The Captain's Concubine
Love, Honor, and Violence in Renaissance Tuscany
In March 1578 cavalier Fabrizio Bracciolini alleged that he had been beaten up in a street in Pistoia by Mariotto Cellesi and four accomplices. At the trial that followed it emerged that Fabrizio was the lover of Mariotto's father's concubine. This dramatic history brings this long-forgotten incident to life, probing contemporary notions of honour, family and religion. Peopled by a rich cast of patricians, merchants, shopkeepers, weavers, priests and prostitutes, it presents a cross-section of society in Renaissance Italy.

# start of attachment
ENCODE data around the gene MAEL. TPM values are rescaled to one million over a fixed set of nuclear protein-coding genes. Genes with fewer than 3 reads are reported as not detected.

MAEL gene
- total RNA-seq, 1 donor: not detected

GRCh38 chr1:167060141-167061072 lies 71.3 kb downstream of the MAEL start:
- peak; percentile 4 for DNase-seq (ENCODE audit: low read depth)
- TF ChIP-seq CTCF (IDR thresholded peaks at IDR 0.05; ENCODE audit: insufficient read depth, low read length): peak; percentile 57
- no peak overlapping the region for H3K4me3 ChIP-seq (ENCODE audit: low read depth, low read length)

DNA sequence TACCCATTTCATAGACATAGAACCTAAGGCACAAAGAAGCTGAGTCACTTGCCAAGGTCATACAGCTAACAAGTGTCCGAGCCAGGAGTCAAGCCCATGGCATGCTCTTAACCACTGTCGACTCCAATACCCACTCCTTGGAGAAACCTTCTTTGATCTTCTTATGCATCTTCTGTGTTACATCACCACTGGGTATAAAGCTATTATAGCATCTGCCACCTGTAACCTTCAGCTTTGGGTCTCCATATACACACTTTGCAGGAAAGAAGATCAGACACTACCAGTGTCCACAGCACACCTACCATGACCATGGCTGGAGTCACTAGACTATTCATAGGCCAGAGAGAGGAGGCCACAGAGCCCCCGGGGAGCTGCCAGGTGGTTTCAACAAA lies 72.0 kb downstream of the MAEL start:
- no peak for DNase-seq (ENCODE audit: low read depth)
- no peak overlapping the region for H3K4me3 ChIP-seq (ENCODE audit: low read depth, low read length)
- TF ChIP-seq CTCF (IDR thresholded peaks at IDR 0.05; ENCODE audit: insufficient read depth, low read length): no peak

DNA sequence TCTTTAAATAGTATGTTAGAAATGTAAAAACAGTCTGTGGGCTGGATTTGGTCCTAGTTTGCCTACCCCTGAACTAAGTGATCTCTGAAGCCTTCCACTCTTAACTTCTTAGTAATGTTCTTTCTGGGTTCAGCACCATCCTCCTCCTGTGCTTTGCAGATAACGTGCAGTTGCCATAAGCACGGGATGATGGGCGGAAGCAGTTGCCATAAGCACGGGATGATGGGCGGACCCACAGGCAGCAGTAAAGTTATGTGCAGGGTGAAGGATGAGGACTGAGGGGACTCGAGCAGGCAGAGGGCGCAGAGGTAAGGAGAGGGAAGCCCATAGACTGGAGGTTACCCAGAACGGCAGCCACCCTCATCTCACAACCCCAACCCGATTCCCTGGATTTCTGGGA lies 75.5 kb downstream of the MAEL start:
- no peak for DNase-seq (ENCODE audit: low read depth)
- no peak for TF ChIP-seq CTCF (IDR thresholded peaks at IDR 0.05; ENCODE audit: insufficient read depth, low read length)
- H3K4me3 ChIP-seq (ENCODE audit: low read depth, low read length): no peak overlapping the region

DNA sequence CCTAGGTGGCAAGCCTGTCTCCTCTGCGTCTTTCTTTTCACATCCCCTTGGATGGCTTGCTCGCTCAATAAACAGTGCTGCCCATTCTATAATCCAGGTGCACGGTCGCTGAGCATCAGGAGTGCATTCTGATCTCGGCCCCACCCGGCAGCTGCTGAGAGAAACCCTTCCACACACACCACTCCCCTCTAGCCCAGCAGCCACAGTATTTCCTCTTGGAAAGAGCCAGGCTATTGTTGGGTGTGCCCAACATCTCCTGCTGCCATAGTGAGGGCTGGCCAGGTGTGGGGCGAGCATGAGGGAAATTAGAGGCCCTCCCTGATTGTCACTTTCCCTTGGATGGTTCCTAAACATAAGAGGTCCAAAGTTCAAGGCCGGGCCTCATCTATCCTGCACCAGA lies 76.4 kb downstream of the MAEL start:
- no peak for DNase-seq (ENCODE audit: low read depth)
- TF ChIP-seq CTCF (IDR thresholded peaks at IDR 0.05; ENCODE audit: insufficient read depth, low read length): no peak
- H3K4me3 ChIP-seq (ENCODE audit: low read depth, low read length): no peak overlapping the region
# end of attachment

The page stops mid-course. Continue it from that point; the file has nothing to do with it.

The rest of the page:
Forkhill Protestants and Forkhill Catholics
Irish history is often reduced to the conflict between Catholics and Protestants: this book tells a different story. In a wide-ranging social history that includes analysis of rural disturbances, landholding patterns, family formation, systems of education and local response to the famine, Kyla Madden reveals that the relationship between the Catholics and Protestants in Forkhill, south Armagh, was both layered and complex - and defies a simple sectarian explanation.